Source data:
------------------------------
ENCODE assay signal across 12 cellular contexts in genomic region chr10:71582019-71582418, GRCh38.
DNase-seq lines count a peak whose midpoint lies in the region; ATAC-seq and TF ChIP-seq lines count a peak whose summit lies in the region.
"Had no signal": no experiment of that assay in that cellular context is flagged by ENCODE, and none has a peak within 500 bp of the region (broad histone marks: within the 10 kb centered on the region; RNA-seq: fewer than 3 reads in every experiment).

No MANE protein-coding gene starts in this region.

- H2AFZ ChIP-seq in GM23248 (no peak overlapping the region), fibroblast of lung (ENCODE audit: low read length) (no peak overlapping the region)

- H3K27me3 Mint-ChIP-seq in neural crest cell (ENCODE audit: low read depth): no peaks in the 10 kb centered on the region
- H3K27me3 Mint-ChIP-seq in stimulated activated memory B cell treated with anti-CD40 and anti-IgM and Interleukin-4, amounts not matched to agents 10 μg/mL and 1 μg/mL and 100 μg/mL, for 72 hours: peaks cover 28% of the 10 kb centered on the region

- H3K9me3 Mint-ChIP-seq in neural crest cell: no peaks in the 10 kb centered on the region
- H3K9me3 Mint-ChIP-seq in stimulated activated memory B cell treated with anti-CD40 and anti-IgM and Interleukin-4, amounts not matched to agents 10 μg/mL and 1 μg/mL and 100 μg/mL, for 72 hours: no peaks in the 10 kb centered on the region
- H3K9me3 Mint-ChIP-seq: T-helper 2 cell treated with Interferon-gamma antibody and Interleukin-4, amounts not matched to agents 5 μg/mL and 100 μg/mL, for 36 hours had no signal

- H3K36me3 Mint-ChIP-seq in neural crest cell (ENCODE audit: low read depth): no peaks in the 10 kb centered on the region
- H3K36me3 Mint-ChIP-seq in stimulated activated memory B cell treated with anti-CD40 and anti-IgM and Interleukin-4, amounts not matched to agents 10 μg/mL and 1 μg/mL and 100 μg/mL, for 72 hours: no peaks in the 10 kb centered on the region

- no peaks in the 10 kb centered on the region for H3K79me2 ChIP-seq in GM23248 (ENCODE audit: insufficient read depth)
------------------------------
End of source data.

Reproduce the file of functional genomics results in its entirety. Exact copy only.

ENCODE assay signal across 12 cellular contexts in genomic region chr10:71582019-71582418, GRCh38.
DNase-seq lines count a peak whose midpoint lies in the region; ATAC-seq and TF ChIP-seq lines count a peak whose summit lies in the region.
"Had no signal": no experiment of that assay in that cellular context is flagged by ENCODE, and none has a peak within 500 bp of the region (broad histone marks: within the 10 kb centered on the region; RNA-seq: fewer than 3 reads in every experiment).

No MANE protein-coding gene starts in this region.

- H2AFZ ChIP-seq in GM23248 (no peak overlapping the region), fibroblast of lung (ENCODE audit: low read length) (no peak overlapping the region)

- H3K27me3 Mint-ChIP-seq in neural crest cell (ENCODE audit: low read depth): no peaks in the 10 kb centered on the region
- H3K27me3 Mint-ChIP-seq in stimulated activated memory B cell treated with anti-CD40 and anti-IgM and Interleukin-4, amounts not matched to agents 10 μg/mL and 1 μg/mL and 100 μg/mL, for 72 hours: peaks cover 28% of the 10 kb centered on the region

- H3K9me3 Mint-ChIP-seq in neural crest cell: no peaks in the 10 kb centered on the region
- H3K9me3 Mint-ChIP-seq in stimulated activated memory B cell treated with anti-CD40 and anti-IgM and Interleukin-4, amounts not matched to agents 10 μg/mL and 1 μg/mL and 100 μg/mL, for 72 hours: no peaks in the 10 kb centered on the region
- H3K9me3 Mint-ChIP-seq: T-helper 2 cell treated with Interferon-gamma antibody and Interleukin-4, amounts not matched to agents 5 μg/mL and 100 μg/mL, for 36 hours had no signal

- H3K36me3 Mint-ChIP-seq in neural crest cell (ENCODE audit: low read depth): no peaks in the 10 kb centered on the region
- H3K36me3 Mint-ChIP-seq in stimulated activated memory B cell treated with anti-CD40 and anti-IgM and Interleukin-4, amounts not matched to agents 10 μg/mL and 1 μg/mL and 100 μg/mL, for 72 hours: no peaks in the 10 kb centered on the region

- no peaks in the 10 kb centered on the region for H3K79me2 ChIP-seq in GM23248 (ENCODE audit: insufficient read depth)